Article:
Obviously, this is false and rooted in homophobia — as the documentary's talking heads explain — but the Scouts were so committed to the policy that they took it all the way to the Supreme Court, which ruled in favor of the organization in the 2000 Boy Scouts of America v. Dale decision. It wasn't until 2015 that the BSA lifted the ban, though it shifted the burden to local chapters and individual troops by allowing them to "continue to choose adult leaders whose beliefs are consistent with their own."
Knappenberger's decision to emphasize the external forces at play leads to one of the documentary's most damning sequences. After exposing the close tie between the Scouts and religious organizations, the director asks McGowan directly about whether the belief that "homosexuality was equated with pedophilia" was common among top brass. McGowan attempts to sidestep the question, but Knappenberger refuses to let him off the hook. His fumbling answers — it's a lot of "I can't answer that" and "I wasn't there" — and attempt to shift the blame make his effort at damage control all the more transparent, especially when contrasted with the assuredness of Johnson's remarks. Johnson's interview, which is intercut with McGowan's, serves as a fact check on a man who's already been established as a subjective narrator. McGowan can claim "there was no pressure being exerted on us" to keep the gay ban in place until he's blue in the face, but it ultimately means nothing when placed next to Johnson's recollection of a conversation with chief financial officer Jim Terry, who allegedly told him, "The Mormons are sacrosanct."
The director's "follow the money approach" extends to the more recent developments in the scandal, including the BSA's Chapter 11 bankruptcy filing in February 2020, which came in response to 275 abuse lawsuits and up to 1,400 additional claims. (That number grew to 82,000 over the course of the proceedings.) Legal and financial experts explain that bankruptcy proceedings are structured to "protect the debtor," but in this case, that means an institution that willfully neglected its members and enabled abusers lives to see another day. "No one was thinking about child sex abuse when Chapter 11 was put into place ... It's a legal proceeding that turns the victims into collateral damage, just like they were as a kid," says Marci Hamilton, CEO of Child USA. "Bankruptcy is constructed for the powerful. And the powerful win."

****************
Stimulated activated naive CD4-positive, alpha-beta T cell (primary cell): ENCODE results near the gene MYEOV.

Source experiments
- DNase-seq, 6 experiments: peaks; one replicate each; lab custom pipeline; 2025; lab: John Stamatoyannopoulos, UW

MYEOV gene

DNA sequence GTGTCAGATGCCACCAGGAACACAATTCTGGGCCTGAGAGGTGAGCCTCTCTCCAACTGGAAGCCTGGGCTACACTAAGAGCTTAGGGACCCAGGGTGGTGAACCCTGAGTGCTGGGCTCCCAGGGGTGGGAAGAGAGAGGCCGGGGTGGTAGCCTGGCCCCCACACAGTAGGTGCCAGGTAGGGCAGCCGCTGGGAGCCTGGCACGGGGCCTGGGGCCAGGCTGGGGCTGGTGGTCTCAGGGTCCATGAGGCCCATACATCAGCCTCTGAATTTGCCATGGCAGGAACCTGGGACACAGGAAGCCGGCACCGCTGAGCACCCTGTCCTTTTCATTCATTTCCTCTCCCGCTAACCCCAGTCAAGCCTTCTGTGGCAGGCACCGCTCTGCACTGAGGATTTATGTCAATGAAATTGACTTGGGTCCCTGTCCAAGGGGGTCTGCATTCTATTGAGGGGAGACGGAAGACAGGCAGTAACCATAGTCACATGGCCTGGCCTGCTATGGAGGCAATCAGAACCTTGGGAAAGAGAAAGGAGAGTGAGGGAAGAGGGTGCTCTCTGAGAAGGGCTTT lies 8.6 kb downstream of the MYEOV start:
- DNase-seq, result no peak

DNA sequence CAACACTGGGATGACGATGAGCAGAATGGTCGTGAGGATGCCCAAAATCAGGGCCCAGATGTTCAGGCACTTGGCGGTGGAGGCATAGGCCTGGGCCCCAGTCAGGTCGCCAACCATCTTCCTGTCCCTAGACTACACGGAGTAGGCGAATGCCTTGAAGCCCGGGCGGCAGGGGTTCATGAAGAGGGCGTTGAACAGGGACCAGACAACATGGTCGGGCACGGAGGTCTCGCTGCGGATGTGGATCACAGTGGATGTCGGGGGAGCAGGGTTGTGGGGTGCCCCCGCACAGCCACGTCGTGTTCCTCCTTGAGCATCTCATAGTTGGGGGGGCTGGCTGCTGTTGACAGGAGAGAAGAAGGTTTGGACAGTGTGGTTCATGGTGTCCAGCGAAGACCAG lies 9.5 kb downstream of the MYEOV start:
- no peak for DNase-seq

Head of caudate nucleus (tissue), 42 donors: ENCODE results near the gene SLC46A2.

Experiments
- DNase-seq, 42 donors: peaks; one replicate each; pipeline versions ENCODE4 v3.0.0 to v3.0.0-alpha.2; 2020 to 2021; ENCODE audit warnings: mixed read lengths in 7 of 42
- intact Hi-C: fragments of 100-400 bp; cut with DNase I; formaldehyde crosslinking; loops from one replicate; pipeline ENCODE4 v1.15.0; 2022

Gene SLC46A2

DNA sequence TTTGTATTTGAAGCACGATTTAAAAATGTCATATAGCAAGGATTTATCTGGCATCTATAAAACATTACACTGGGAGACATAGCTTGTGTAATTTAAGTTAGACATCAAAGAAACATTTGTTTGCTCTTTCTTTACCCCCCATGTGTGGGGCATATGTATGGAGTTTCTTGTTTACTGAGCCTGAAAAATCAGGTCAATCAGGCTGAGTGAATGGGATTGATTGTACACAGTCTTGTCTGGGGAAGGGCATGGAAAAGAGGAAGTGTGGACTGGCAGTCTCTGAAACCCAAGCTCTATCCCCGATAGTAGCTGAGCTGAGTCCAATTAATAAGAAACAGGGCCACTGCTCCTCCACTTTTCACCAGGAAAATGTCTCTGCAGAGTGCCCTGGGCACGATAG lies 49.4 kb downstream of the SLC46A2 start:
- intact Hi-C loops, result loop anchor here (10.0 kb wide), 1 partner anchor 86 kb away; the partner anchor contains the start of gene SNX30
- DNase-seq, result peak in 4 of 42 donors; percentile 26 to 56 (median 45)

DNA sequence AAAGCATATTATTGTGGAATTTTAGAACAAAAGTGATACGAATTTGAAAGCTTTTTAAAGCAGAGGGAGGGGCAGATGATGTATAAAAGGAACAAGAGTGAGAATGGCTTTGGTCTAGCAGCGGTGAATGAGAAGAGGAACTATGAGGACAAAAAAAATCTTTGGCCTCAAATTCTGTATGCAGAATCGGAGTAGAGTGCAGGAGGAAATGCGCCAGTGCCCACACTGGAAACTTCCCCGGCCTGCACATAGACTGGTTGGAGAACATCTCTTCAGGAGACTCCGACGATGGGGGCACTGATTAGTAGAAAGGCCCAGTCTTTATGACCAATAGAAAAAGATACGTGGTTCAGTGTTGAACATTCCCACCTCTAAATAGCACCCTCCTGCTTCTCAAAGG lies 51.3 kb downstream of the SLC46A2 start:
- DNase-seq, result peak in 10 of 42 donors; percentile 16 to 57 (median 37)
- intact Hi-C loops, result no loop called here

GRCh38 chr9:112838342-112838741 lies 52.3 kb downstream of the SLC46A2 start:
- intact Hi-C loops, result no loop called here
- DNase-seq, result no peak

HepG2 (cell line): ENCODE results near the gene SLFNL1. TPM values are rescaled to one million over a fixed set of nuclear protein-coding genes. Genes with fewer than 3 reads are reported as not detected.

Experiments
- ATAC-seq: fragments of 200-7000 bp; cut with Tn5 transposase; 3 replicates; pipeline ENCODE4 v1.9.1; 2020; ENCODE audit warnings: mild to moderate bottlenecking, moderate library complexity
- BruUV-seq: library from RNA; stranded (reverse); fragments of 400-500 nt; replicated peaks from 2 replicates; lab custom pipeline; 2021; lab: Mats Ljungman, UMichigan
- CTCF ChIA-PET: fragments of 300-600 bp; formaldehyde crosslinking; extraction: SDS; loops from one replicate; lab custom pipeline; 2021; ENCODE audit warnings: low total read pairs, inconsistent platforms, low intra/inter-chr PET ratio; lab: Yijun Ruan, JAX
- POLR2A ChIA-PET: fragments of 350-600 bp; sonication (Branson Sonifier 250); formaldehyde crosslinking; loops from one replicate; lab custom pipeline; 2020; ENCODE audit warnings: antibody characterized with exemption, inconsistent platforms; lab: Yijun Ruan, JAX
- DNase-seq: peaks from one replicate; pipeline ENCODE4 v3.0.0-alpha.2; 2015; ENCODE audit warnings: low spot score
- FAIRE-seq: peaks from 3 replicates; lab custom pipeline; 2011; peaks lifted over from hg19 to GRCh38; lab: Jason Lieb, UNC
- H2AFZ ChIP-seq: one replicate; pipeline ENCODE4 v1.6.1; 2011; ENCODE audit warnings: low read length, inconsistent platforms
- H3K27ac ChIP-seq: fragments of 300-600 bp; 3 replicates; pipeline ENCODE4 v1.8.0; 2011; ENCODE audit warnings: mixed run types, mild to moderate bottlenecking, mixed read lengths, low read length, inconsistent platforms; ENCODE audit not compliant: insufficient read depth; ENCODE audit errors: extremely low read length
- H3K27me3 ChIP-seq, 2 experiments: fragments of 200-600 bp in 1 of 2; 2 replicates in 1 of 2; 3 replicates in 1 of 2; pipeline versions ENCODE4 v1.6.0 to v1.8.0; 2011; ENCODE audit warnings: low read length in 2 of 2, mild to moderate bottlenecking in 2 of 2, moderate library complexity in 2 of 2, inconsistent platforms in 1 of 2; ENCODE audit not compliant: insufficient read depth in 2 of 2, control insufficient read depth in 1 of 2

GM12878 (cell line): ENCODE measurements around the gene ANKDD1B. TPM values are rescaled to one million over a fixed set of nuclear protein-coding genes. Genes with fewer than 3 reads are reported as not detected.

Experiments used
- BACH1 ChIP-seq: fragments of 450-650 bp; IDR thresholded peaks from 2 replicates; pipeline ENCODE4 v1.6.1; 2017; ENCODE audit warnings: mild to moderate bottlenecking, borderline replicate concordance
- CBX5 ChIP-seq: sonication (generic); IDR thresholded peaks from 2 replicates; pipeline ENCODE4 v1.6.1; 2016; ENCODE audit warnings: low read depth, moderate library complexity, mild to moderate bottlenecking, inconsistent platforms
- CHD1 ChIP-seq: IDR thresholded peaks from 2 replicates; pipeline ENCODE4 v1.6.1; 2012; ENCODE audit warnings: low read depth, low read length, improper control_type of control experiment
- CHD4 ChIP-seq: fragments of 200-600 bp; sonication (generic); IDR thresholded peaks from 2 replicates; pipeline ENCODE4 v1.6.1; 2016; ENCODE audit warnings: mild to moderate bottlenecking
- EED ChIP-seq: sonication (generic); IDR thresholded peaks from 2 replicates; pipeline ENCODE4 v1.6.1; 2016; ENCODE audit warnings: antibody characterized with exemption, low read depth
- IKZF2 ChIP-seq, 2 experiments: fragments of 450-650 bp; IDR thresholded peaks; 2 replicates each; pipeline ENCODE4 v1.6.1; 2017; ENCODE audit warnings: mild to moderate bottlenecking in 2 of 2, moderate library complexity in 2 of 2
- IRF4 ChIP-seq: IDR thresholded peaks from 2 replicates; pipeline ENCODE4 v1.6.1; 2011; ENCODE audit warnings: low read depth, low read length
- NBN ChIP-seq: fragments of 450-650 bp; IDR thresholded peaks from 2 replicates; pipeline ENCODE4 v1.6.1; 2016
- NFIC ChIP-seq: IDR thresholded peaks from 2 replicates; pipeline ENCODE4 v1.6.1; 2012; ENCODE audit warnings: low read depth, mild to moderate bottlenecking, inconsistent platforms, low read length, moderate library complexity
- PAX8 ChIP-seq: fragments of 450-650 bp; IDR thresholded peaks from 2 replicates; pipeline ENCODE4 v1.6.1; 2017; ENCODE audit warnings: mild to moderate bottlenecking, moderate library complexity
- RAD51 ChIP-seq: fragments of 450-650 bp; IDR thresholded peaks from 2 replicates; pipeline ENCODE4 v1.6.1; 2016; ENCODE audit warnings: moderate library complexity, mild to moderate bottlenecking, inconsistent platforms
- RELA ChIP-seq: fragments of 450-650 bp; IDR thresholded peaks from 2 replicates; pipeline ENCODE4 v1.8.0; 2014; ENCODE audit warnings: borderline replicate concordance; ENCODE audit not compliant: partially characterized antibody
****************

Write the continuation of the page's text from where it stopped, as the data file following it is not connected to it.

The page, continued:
Hamilton's matter-of-fact statement gets at the unfortunate truth of this case. The reality is that the vast majority of these survivors will not receive any compensation from the Boy Scouts — and if McGowan's gross attempt to downplay the number of victims ("82,000 over what period of time? We don't even know that's the number") and suggest that abuse happens everywhere is any indication, they won't be getting a real apology from the offending organization. There also has yet to be a thorough investigation into the BSA on a Congressional, federal, or state level, even though it's been decades since the "Perversion Files" were first made public and years since the organization declared bankruptcy. As our institutions continue to fail these survivors, Scouts Honor is likely the closest they will get to anything approximating justice. And with Johnson claiming that "the organization is still not safe for boys and girls," Knappenberger's blistering exposé may be the only way the next generation of Scouts remain protected from further abuse.
Scouts Honor: The Secret Files of the Boy Scouts of America is streaming on Netflix.
Claire Spellberg Lustig is the Senior Editor at Primetimer and a scholar of The View. Follow her on Twitter at @c_spellberg.